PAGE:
I’m running a very simple system of 4000 spheres with embedded dipoles, intended to be a coarse grained water simulation. The log file is attached. In order to thermostat the rotational degrees of freedom, I thermostat the system using “fix langevin omega yes” for 20000 timesteps (10fs per timestep) and then run an NVE simulation for 100000 timesteps by simply unfix-ing the thermostat. During the thermostatted portion of the simulation, the temperature appears well thermostatted and the total energy seems to be sensible. However, over the first 100-200 timesteps of the NVE potion of the simulation, ie without any thermostatting applied, the total energy of the system increases and the system temperature falls to new stable values where they remain for the rest of the NVE portion.
I have defined a compute (compute all temp/sphere dof all) which includes the spheres’ 6 degrees of freedom for the temperature calculation and used that compute for the temperature in both thermo_modify and fix_modify. This has reduced the increase in total energy at the beginning of the NVE run that I was previously seeing but there still is an increase. If I run the system without dipoles (ie I don’t include the set all dipole/random line and just leave the default 0 implied by create_atoms) I don’t get the increase in total energy at the beginning of the NVE portion.
I’ve tried various different timesteps (1.5fs - 15fs) and I see the same energy increase over a similar time for each. Can anybody shed any light on what I’m getting wrong - I suspect there’s a default I need to change but I’ve checked the manual thoroughly for all the commands I’m using and I can’t find it.
Very many thanks
log.lammps (59.8 KB)
I don't know. I assume you mean that you are monitoring
the temperature in both the NVT and NVE portions with
the same compute temp/sphere.
Yes (at least, I hope so!)
I define a compute, all_temp which is temp/sphere dof all. I then use thermo_modify (after the thermo_style line!) to make sure that the temp returned by thermo_style is calculated using that compute. I then use thermo 100 to return temp and etotal every 100 steps throughout the thermostatted and non-thermostatted portions.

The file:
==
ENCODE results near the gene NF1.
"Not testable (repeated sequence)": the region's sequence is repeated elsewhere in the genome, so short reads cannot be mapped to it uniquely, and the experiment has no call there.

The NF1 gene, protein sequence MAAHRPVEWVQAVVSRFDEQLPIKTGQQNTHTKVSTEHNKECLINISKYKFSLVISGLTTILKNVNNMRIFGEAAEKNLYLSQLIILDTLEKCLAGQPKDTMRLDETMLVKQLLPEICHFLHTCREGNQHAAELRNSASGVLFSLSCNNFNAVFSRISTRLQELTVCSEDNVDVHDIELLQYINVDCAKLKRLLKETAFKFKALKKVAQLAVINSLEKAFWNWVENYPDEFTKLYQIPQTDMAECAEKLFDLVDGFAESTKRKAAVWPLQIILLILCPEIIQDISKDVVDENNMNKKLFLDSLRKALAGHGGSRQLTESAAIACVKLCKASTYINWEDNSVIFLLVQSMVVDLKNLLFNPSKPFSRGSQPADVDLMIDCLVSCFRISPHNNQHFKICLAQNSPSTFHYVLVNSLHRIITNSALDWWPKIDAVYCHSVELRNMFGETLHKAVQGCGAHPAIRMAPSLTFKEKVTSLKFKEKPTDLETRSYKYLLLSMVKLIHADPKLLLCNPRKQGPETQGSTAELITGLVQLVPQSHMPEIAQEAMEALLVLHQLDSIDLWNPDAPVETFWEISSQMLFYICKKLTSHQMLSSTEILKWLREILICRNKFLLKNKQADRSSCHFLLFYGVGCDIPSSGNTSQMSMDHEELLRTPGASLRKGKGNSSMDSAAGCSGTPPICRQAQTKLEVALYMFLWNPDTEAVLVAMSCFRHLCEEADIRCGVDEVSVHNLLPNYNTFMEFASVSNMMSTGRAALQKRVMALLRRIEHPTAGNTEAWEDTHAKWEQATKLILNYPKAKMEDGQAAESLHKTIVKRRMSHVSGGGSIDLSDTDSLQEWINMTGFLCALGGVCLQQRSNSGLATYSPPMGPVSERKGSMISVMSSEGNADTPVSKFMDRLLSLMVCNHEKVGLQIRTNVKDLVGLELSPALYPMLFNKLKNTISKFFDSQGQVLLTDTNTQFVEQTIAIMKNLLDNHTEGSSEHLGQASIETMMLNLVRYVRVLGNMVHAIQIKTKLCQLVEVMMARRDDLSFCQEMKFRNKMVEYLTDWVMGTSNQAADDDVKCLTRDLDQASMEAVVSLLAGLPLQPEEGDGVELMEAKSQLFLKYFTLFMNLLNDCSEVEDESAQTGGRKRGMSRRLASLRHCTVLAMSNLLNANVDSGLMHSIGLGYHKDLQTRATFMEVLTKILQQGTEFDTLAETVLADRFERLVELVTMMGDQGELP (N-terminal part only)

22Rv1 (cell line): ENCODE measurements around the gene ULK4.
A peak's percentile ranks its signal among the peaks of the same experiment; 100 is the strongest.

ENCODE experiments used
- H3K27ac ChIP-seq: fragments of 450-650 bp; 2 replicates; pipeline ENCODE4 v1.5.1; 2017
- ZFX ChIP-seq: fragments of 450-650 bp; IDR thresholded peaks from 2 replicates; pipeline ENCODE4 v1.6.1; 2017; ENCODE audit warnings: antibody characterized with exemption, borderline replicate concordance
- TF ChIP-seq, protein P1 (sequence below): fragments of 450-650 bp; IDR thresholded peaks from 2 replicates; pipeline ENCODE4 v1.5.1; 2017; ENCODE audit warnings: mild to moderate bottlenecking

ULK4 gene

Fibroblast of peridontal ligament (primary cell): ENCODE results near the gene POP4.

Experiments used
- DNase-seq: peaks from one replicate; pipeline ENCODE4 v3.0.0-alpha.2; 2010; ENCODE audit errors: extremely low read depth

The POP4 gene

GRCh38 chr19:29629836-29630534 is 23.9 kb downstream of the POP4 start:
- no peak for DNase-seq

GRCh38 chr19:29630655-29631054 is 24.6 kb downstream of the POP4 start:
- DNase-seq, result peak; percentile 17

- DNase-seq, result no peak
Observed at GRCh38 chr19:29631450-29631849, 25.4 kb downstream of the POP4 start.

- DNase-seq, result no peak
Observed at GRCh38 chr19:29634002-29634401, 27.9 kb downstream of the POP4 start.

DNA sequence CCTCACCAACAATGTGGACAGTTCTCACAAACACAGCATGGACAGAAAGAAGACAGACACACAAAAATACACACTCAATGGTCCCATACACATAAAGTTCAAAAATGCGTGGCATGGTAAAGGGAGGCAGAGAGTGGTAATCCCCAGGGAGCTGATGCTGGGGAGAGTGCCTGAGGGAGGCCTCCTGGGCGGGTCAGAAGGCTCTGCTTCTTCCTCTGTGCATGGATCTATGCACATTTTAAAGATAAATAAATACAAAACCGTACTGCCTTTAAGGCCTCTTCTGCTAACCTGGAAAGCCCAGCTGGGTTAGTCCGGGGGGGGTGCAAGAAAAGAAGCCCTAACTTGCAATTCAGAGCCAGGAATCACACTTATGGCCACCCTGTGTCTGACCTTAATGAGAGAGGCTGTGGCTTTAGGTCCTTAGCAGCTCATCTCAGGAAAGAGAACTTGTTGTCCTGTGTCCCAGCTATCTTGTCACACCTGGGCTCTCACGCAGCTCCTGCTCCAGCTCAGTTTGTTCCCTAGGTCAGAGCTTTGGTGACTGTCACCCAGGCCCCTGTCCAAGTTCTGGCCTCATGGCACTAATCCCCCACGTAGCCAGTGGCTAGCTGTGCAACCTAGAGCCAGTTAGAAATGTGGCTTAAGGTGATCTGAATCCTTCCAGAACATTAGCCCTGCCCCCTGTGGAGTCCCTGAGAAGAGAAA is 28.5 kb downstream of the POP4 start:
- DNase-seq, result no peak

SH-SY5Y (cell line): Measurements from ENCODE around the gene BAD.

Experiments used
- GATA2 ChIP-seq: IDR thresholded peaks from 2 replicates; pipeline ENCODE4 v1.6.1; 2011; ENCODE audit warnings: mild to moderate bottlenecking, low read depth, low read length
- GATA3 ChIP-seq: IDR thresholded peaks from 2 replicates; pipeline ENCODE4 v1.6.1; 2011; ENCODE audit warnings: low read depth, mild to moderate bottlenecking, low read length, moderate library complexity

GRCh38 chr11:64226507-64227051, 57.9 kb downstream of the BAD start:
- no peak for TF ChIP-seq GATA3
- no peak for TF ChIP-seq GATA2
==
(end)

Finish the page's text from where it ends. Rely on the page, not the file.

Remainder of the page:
The input script is attached in case I’m not being clear…
in.water (774 Bytes)
Maybe Mario (author of the dipole/sf potential
you are using)
has an idea about this. I've CCd him.
Hi, thanks, I’ve spoken to Mario.
I’m sorry, I should have said in my initial email, I get a similar energy jump using dipole/cut. Its slightly harder to see because using the cut potential does not conserve the energy so well in the NVE portion of the simulation. I have run a short simulation (1000 steps NVT, followed by 1000 steps NVE) using dipole/cut. Hopefully you can see from the attached jpeg that the total energy increases very fast at the beginning of the NVE portion, much faster than the energy drift later in the NVE portion. I have also attached the input script for this dipole/cut simulation.
Thanks for your help
in.water (711 Bytes)
I didn't mean there was a problem with
Mario's potential, just that he might have
an idea about energy conservation.
I don't think in general that you can
run a dipole potential with a cutoff and
get good energy conservation - you
need a thermostat.
the issue here is not about the energy conservation generally - I agree that using a straight cutoff the total energy in an NVE run should steadily increase (as it does in this case).
The problem is that the energy shows an unexpected jump at the very beginning of the NVE run (step 1000 in the diagram attached by Sophia in her previous message), before settling on a steady increase.
Using the shifted-force version (where a better energy conservation is expected), the same issue shows up as an anomalous jump at the very beginning of the NVE run, which you can see in the first three lines of this portion of the log file that Sophia attached to her first message:
step temp total energy
20000 305.08978 -7.3865959
20100 294.05146 -7.2999789
20200 288.63684 -7.2808333
20300 289.29937 -7.2749058
20400 290.26777 -7.2736988
20500 288.93675 -7.273748
20600 287.01137 -7.2732754
20700 287.14707 -7.2736927
20800 289.3932 -7.2732614
20900 292.28469 -7.274424
21000 290.48953 -7.2737598
21100 293.49788 -7.2734407
21200 290.54642 -7.2737024
21300 291.32528 -7.2738741
21400 286.51444 -7.2735693
21500 287.39865 -7.2735044
Why does the total energy initially increase before settling on a constant value (-7.27[…])? It should be fluctuating about a constant value from the very beginning.
In fact, if the dipoles are removed, this issue also disappears, i.e., the energy steadily increases using the cut potential (no jump), or immediately settles on a constant value using the sf potential.
I can't think of any reason why the new NVE run
would have a memory of the previous NVT run.